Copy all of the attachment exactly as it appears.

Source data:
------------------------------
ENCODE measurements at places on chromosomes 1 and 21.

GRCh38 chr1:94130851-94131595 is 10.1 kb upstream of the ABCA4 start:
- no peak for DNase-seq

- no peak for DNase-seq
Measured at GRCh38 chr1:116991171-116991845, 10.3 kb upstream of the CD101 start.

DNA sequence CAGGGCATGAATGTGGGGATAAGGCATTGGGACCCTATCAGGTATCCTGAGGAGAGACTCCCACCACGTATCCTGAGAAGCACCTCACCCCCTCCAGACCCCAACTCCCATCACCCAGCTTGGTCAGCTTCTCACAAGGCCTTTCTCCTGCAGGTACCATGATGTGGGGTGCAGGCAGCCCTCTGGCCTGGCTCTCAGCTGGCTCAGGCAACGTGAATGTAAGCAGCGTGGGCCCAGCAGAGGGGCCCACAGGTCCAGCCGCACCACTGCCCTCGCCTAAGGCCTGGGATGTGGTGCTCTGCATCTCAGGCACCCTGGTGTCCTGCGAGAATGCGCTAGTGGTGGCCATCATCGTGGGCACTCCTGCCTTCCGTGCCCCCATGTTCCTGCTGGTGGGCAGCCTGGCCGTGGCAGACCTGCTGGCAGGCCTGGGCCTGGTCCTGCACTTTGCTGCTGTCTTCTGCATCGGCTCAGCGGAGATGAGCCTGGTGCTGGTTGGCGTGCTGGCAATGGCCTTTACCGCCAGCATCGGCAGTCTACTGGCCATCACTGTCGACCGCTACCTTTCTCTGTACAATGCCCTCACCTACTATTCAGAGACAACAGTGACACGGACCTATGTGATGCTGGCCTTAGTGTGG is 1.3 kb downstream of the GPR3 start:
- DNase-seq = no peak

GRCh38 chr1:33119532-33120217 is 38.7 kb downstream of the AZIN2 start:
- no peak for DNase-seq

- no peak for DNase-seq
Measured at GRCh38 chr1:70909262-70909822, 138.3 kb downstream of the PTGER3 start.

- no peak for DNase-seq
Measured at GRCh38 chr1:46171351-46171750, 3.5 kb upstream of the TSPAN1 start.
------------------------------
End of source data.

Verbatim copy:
ENCODE measurements at places on chromosomes 1 and 21.

GRCh38 chr1:94130851-94131595 is 10.1 kb upstream of the ABCA4 start:
- no peak for DNase-seq

- no peak for DNase-seq
Measured at GRCh38 chr1:116991171-116991845, 10.3 kb upstream of the CD101 start.

DNA sequence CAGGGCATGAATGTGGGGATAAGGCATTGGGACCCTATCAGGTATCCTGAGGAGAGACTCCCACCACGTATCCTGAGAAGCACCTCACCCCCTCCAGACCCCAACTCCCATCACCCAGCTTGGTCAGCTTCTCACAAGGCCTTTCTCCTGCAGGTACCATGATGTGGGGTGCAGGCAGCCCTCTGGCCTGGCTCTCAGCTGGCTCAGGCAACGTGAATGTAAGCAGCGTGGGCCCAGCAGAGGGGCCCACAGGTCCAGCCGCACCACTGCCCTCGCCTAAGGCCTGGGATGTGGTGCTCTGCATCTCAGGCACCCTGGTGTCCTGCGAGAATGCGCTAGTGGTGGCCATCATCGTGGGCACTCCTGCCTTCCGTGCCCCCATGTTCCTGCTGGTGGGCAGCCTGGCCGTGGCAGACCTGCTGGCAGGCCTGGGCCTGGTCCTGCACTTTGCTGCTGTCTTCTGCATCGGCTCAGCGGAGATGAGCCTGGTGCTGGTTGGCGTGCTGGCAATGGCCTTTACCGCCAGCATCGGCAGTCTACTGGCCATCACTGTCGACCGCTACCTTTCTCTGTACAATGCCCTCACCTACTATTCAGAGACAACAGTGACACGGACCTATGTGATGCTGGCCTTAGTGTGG is 1.3 kb downstream of the GPR3 start:
- DNase-seq = no peak

GRCh38 chr1:33119532-33120217 is 38.7 kb downstream of the AZIN2 start:
- no peak for DNase-seq

- no peak for DNase-seq
Measured at GRCh38 chr1:70909262-70909822, 138.3 kb downstream of the PTGER3 start.

- no peak for DNase-seq
Measured at GRCh38 chr1:46171351-46171750, 3.5 kb upstream of the TSPAN1 start.